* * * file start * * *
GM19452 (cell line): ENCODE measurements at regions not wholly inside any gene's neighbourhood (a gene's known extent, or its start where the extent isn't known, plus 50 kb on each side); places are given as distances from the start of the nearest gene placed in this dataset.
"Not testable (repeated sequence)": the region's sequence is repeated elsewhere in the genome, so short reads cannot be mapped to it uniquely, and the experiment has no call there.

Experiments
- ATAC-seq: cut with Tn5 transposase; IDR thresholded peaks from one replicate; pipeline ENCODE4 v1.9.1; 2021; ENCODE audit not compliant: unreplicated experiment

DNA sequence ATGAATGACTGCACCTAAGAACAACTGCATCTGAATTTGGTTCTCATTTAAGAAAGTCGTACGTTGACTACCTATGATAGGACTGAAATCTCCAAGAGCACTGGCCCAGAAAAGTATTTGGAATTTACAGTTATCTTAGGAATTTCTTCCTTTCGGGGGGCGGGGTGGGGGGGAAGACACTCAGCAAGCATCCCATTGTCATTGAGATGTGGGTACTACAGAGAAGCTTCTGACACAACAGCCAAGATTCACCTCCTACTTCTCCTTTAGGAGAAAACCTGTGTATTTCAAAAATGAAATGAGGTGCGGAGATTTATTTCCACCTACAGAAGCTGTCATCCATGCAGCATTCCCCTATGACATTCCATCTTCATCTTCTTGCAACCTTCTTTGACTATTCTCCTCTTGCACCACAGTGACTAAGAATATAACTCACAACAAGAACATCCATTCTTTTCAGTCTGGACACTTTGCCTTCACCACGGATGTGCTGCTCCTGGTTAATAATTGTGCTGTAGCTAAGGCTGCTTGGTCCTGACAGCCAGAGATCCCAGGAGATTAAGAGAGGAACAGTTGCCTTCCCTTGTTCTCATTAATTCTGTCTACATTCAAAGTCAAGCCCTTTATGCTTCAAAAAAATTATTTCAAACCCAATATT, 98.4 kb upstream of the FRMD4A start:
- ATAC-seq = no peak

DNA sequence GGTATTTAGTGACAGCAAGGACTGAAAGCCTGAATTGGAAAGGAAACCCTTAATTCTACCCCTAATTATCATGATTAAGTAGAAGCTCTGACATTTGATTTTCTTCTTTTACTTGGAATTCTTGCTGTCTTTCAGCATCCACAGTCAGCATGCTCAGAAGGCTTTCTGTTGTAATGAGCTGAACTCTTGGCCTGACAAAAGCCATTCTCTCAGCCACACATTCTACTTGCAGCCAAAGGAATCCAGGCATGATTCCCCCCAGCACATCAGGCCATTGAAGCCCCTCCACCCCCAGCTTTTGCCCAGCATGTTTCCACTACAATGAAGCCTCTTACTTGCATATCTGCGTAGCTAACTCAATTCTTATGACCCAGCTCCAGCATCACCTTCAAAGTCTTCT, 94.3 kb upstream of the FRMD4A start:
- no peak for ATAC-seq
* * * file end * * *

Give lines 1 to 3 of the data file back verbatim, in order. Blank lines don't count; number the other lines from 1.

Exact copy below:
GM19452 (cell line): ENCODE measurements at regions not wholly inside any gene's neighbourhood (a gene's known extent, or its start where the extent isn't known, plus 50 kb on each side); places are given as distances from the start of the nearest gene placed in this dataset.
"Not testable (repeated sequence)": the region's sequence is repeated elsewhere in the genome, so short reads cannot be mapped to it uniquely, and the experiment has no call there.

Experiments